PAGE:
In the face of an unprecedented shift in retail dynamics, our beloved high streets of Bournemouth, Poole, and Christchurch are undergoing an alarming transformation. The shutters are drawing down on more businesses than ever before, as high rents, soaring rates and low footfall leave shop owners grappling with diminishing margins. One can’t help but wonder, should Bournemouth Council be doing more to forestall this alarming trend?
The answer to this predicament is unequivocally affirmative. Our high streets are the lifeblood of our communities, the places where trade, human connection, and local culture intersect. They contribute significantly to our towns’ character, spirit and economic vibrancy. Witnessing these vital social hubs reduce to ghost towns, with boarded-up shop fronts akin to the current state of Blackpool, is a potential reality we must strive to prevent.
As custodians of our community welfare, BCP Council can, and should, play a crucial role in supporting struggling businesses. Let’s delve into some potential measures they could implement:
1. Rent and Rate Reduction: Skyrocketing rent and rates are the primary burdens for many retailers. The Council could work alongside landlords to negotiate temporary rent reductions, offering much-needed respite. Additionally, advocating for adjustments in business rates at a national level can help create a more sustainable operating environment for these local businesses.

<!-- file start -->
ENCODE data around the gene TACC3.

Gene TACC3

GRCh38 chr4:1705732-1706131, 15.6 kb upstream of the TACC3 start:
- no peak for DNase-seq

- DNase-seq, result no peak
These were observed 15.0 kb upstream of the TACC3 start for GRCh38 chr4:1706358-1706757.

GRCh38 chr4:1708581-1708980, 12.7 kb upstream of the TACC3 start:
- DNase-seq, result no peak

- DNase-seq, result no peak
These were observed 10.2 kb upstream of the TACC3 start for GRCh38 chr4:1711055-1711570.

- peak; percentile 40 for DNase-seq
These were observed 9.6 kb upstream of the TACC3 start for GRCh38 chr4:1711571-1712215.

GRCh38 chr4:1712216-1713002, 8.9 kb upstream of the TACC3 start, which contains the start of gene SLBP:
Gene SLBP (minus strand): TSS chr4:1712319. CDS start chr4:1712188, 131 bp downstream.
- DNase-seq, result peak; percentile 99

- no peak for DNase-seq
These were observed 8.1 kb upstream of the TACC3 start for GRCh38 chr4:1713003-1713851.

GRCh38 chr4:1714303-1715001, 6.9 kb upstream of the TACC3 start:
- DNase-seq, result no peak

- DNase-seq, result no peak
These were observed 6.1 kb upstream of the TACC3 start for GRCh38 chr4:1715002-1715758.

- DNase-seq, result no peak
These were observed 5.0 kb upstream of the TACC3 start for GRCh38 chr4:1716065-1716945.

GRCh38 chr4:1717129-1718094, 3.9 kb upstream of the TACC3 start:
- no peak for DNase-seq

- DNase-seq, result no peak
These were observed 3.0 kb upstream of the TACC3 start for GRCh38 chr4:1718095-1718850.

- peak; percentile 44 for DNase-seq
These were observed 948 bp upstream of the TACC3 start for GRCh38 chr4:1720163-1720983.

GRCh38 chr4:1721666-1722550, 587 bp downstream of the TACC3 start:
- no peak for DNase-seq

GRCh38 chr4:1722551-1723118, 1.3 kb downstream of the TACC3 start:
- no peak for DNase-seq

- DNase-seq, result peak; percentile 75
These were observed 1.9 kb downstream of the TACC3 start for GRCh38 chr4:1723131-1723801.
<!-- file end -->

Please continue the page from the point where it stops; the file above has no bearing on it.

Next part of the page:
2. Promote ‘Shop Local’ Initiatives: Encouraging residents to invest their shopping pounds back into the local economy can have a huge impact. The Council can champion ‘Shop Local’ campaigns, utilising social media and local events to raise awareness and drive traffic back to our high streets.
3. Provide Business Advisory Services: In the fast-evolving retail landscape, business owners often require guidance to adapt and survive. The Council could offer advisory services, providing insights into digital transformation, customer engagement, and strategies to enhance in-store experiences.
4. Establish Grant and Loan Schemes: Financial assistance in the form of local grants and low-interest loan schemes can provide the lifeline businesses need to innovate and withstand difficult periods.
5. Review Planning Permissions: Current regulations can limit how businesses utilise their premises. By rethinking planning permissions, the Council could allow businesses to diversify their services, thus attracting a broader customer base.
In the face of this retail crisis, inaction is not an option. The potential ramifications are far-reaching, impacting not just our economic fabric but our communal identity.
However, amid these challenges, we must remember that our high streets have always been emblematic of resilience and reinvention. With proactive measures from the Council, backed by a supportive and engaged community, we can help them to weather this storm and emerge stronger.
The high streets we cherish deserve our best efforts. Together, with the right measures in place, we can ensure that Bournemouth, Poole, and Christchurch continue to be vibrant centres of trade and community – the pulsating heartbeats of our towns.
The Bournemouth Observer: Putting Local Businesses on the Map.